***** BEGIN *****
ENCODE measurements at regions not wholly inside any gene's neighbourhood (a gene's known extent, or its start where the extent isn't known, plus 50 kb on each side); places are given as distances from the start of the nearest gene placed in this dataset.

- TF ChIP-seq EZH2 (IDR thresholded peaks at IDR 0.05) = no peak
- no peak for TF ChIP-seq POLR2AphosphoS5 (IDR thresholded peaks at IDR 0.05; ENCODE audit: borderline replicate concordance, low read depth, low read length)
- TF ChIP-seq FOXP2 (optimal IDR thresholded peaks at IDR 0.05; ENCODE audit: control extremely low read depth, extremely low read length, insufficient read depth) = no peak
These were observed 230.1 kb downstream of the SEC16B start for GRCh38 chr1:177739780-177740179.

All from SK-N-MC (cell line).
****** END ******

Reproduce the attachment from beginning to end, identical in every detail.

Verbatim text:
ENCODE measurements at regions not wholly inside any gene's neighbourhood (a gene's known extent, or its start where the extent isn't known, plus 50 kb on each side); places are given as distances from the start of the nearest gene placed in this dataset.

- TF ChIP-seq EZH2 (IDR thresholded peaks at IDR 0.05) = no peak
- no peak for TF ChIP-seq POLR2AphosphoS5 (IDR thresholded peaks at IDR 0.05; ENCODE audit: borderline replicate concordance, low read depth, low read length)
- TF ChIP-seq FOXP2 (optimal IDR thresholded peaks at IDR 0.05; ENCODE audit: control extremely low read depth, extremely low read length, insufficient read depth) = no peak
These were observed 230.1 kb downstream of the SEC16B start for GRCh38 chr1:177739780-177740179.

All from SK-N-MC (cell line).